In a massive victory, Transport Canada has abandoned proposed regulatory changes that would have allowed small vessels to dump sewage just one nautical mile from shore; bowing to pressure from local health authorities, Vancouver's community of water users, and water quality advocates like Fraser Riverkeeper.
Notice of the proposed changes to the Vessel Pollution and Dangerous Chemicals regulation was sent to the Union of BC Municipalities in November of 2014, following a summer that saw some of the worst water quality in recent memory for Metro Vancouver's waterways. E. coli counts for False Creek peaked at 5,404 bacteria per 100 mL of water, more than 5 times the safety limit for paddlers, with Ambleside, Dundarave, Sandy Cove, Eagle Harbour, Whytecliff Park, and Sunset beaches all experiencing closures during the hottest summer months of July and August.
While the exact cause of these soaring bacteria counts remain fuzzy, there is no doubt that easing regulations and allowing boaters to dump their sewage closer to shore would only make an already crappy situation worse. So, when Fraser Riverkeeper learned of these proposed regulatory changes in January, we took action; rallying Vancouver's recreational water users to send Transport Canada a strong message that their proposed changes wouldn't fly here.
It would seem that Transport Canada has heard that message. In an e-mail sent to us on May 6th, Transport Minister Lisa Raitt acknowledged that the proposed changes "will not be proceeding any further in the regulatory process"! This is a huge victory for everyone who cares about protecting our right to swim, drink, and fish our local waterways but we won't stop there!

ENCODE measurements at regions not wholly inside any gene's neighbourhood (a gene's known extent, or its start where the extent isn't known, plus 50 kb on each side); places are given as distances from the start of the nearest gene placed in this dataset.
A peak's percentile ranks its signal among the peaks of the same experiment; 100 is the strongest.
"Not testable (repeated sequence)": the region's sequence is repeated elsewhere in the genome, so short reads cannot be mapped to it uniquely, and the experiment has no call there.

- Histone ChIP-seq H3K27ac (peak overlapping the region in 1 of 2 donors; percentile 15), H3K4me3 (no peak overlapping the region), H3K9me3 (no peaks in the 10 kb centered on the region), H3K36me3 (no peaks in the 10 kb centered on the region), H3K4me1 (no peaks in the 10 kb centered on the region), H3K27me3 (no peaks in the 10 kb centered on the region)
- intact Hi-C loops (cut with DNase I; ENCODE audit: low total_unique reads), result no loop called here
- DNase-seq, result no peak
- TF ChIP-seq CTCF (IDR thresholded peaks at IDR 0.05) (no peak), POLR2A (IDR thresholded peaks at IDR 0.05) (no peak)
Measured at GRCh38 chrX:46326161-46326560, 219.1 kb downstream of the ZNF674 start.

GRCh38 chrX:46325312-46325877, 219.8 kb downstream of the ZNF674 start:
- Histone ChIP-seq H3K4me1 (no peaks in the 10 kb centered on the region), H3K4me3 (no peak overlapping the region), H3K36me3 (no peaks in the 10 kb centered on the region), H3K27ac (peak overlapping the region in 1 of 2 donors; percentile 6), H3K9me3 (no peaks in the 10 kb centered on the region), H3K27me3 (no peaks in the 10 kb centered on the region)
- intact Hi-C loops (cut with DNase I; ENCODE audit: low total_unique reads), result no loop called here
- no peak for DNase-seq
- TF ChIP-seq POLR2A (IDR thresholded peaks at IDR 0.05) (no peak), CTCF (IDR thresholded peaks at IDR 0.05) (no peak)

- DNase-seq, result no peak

Fraser Riverkeeper will be partnering with the Vancouver Board of Parks and Recreation on efforts to have Burrard Inlet officially declared a "no discharge zone", making it off-limits for the dumping of sewage and other waste! Furthermore, this summer we'll be on the beaches, as always, raising awareness of local water-quality issues and helping to clean up our waterfront with our volunteer Shore Patrol team and Swim Guide smartphone app.
Our beautiful waterfront and swimmable beaches are a big part of what make Vancouver such a vibrant and livable city. Let's work together to make sure that they stay safe and clean for generations of swimmers and paddlers to come!
You can help us by becoming a donor. A monthly contribution of $50, $25, or even just $10 a month will go a long way in helping to protect your right to swim, drink, and fish in our local waterways.